Tȇte à Tȇte Opera Festival 2019 – Her Face was of Flowers by Elfyn Jones

Elfyn Jones
Her Face was of Flowers – an opera with text and sound-design by the composer, based on the myth of Blodeuwedd from The Mabinogion [sung in English]

Blodeuwedd – Anna Prowse
Gronw – Lars Fischer
Lleu – Peter Edge

Ensemble – Charlie Sheppard-Vine (clarinet); Nancy Redman (cello) & Eluned Pierce (harp)

Elfyn Jones – Director

Reviewed by: Peter Reed

Reviewed: 8 August, 2019
Venue: The Place, Duke’s Road, London WC1

Tȇte à Tȇte Opera Festival 2019 – Her Face was of FlowersPhotograph: Claire ShoveltonElfyn Jones is a Welsh composer and soundscape artist and he has used a story from the Mabinogion, the compendium of ancient Welsh myth and magic, for Her Face was of Flowers, a three-hander relating the sad tale of Blodeuwedd, unhappily married to Lleu, and her mystical attraction to the stranger Gronw, a story similar to Siegmund’s and Sieglinde’s, but without the incest.

In a press release, Blodeuwedd was described as made of flowers for a man (Lleu) cursed by his mother, and the opera retells the myth from her point of view. That may well have been in Jones’s text, but without surtitles, that amount of detail failed to register. Jones’s score, however, did register strongly, an atmospheric sound-design evoking the bleak beauties and scudding clouds of the Welsh landscape anchored by a trio of clarinet (plus bass clarinet, used to great effect), cello and harp that subtly imposes the human element of anguish and passion, and, through Jones’s skilful harp-writing, an instantly recognisable Welshness.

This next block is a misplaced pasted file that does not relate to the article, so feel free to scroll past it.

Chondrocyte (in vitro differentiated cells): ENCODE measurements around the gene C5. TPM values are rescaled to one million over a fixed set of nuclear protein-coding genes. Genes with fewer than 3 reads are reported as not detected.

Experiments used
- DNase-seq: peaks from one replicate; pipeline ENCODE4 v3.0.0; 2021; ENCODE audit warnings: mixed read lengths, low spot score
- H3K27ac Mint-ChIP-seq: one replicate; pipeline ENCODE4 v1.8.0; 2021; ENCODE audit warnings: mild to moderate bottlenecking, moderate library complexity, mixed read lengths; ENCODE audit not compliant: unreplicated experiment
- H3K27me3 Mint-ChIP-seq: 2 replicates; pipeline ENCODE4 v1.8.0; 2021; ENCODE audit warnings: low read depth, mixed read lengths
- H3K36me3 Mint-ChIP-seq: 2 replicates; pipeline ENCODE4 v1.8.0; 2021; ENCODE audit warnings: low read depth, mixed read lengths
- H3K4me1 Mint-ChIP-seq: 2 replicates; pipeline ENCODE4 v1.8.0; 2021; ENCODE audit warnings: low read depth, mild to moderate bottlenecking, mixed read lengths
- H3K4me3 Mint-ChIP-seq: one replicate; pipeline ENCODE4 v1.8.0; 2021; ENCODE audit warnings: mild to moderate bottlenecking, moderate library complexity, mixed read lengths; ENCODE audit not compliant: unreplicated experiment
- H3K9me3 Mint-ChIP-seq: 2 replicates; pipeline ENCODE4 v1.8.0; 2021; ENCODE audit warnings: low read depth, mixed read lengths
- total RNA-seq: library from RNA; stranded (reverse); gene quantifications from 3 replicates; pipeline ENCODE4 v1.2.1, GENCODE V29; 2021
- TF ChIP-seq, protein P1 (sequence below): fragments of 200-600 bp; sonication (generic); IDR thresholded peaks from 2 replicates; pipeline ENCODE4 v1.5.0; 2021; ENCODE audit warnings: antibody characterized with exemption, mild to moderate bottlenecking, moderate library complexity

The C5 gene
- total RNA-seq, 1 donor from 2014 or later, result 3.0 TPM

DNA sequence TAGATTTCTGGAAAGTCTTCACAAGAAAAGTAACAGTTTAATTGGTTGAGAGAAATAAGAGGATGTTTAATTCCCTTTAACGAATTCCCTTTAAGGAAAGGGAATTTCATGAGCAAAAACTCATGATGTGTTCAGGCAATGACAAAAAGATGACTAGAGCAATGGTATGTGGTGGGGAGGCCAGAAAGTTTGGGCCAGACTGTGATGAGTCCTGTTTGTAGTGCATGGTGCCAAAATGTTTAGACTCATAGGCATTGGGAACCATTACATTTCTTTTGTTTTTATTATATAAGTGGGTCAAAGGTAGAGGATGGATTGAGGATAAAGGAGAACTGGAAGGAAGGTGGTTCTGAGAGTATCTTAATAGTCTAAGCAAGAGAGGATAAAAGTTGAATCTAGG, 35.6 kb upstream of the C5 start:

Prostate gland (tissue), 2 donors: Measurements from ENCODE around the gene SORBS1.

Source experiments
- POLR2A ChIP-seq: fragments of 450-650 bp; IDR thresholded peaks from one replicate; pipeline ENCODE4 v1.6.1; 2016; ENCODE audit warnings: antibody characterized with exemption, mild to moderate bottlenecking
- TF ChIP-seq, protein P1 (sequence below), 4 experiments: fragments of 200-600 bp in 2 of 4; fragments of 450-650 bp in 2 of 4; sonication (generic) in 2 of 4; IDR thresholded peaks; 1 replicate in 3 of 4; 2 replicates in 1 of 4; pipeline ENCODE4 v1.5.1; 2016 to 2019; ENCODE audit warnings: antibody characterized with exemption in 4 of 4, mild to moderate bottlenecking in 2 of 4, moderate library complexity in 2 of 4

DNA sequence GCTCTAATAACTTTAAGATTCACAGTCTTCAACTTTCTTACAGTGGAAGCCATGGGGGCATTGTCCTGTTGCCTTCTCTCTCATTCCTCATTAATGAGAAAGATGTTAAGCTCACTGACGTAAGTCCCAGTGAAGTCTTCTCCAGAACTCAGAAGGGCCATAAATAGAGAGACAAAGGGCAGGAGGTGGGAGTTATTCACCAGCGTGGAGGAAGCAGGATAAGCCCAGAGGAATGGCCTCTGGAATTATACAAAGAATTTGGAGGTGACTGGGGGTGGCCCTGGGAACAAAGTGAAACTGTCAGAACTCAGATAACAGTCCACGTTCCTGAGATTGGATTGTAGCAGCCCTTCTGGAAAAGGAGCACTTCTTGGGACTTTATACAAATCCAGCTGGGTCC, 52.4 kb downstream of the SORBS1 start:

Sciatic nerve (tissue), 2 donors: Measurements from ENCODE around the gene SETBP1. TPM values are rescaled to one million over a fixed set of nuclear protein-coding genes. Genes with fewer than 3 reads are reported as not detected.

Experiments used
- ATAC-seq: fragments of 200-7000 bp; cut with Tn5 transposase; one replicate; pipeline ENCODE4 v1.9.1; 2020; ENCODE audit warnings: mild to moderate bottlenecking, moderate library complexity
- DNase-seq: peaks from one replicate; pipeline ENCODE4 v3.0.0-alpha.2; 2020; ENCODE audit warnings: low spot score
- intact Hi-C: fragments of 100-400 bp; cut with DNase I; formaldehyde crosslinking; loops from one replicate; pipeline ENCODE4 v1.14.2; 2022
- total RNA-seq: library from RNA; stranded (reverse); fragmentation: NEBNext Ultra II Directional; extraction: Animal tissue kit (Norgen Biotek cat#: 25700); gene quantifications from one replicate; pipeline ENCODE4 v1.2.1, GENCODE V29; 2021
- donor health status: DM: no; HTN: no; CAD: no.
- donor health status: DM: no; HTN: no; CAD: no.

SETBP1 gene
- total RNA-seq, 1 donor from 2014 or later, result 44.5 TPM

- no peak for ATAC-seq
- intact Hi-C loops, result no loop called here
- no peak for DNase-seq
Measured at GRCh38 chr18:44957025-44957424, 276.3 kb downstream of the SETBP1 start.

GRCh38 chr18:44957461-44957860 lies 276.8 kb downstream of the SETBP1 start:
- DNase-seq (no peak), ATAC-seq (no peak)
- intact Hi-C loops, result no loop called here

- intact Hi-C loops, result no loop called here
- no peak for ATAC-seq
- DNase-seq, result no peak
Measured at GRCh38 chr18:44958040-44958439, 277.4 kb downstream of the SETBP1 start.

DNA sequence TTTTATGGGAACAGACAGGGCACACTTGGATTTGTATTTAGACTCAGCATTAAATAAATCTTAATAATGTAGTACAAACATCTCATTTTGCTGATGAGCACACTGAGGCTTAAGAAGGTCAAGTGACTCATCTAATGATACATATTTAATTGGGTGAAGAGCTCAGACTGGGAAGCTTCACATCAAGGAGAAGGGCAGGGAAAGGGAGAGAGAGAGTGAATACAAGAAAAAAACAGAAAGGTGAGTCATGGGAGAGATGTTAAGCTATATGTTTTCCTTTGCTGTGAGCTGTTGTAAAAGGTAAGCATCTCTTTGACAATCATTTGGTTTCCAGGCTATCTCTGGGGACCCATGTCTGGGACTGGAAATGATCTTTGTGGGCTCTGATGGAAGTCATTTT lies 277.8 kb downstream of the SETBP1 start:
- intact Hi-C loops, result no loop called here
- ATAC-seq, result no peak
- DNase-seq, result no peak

Anna Prowse dominated the empty stage with her luxurious mezzo – a good match for the colours of the score – she sustained the music’s lyricism with a lovely, easy tone, and her portrayal of the poor girl’s plight was very convincing. As Gronw, tenor Lars Fischer went to the heart of the lover’s eloquent, otherworldly ardour; his voice has a baritone grain to it could be right up Pelléas’s street one day, and his stage presence was attractively direct. Peter Edge delivered the baritone role of Lleu with a strong grasp of the husband’s bewitched desperation and rage, and his good diction, astute characterisation and expressive singing could suit many a role.

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